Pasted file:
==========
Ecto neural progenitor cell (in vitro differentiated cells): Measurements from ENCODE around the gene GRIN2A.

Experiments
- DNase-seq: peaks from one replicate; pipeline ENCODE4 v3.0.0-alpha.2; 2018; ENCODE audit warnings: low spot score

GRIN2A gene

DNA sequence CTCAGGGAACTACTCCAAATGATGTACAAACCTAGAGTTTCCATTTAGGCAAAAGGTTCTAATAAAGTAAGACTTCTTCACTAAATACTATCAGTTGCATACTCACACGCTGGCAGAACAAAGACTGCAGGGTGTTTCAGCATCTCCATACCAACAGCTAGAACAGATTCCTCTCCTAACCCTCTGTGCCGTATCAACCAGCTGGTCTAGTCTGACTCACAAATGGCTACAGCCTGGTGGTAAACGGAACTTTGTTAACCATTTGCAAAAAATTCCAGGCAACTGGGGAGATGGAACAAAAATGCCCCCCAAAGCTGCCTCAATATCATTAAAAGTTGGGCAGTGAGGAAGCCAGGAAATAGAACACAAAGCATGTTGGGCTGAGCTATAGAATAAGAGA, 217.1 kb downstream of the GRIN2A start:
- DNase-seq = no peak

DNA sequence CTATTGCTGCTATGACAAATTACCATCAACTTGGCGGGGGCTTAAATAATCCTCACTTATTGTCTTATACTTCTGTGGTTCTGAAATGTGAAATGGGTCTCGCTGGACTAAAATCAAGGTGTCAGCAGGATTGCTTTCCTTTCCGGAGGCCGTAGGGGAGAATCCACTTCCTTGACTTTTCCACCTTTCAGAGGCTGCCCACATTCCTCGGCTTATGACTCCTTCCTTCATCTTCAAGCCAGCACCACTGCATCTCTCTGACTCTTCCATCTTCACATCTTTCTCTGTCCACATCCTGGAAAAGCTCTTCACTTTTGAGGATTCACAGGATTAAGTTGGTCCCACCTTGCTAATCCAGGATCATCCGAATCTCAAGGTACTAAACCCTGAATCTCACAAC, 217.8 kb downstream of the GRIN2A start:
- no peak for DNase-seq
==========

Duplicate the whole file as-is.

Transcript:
Ecto neural progenitor cell (in vitro differentiated cells): Measurements from ENCODE around the gene GRIN2A.

Experiments
- DNase-seq: peaks from one replicate; pipeline ENCODE4 v3.0.0-alpha.2; 2018; ENCODE audit warnings: low spot score

GRIN2A gene

DNA sequence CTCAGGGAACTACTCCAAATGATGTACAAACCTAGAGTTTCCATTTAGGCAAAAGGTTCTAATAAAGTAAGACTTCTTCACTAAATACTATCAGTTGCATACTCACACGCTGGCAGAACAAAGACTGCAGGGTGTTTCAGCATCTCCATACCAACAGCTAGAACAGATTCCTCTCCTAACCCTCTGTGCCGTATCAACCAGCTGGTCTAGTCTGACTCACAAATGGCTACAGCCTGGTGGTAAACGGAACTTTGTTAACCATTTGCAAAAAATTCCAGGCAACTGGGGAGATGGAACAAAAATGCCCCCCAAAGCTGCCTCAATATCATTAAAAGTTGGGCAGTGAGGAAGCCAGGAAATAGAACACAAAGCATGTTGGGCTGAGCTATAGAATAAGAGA, 217.1 kb downstream of the GRIN2A start:
- DNase-seq = no peak

DNA sequence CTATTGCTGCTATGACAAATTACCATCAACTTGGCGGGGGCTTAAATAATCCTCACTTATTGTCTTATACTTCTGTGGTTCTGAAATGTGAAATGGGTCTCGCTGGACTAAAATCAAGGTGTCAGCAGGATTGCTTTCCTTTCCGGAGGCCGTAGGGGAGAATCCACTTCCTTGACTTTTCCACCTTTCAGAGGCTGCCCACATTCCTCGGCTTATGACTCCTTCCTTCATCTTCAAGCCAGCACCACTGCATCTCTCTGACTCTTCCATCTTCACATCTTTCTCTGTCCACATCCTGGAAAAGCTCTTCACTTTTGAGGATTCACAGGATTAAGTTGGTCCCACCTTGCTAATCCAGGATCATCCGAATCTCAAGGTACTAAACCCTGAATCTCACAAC, 217.8 kb downstream of the GRIN2A start:
- no peak for DNase-seq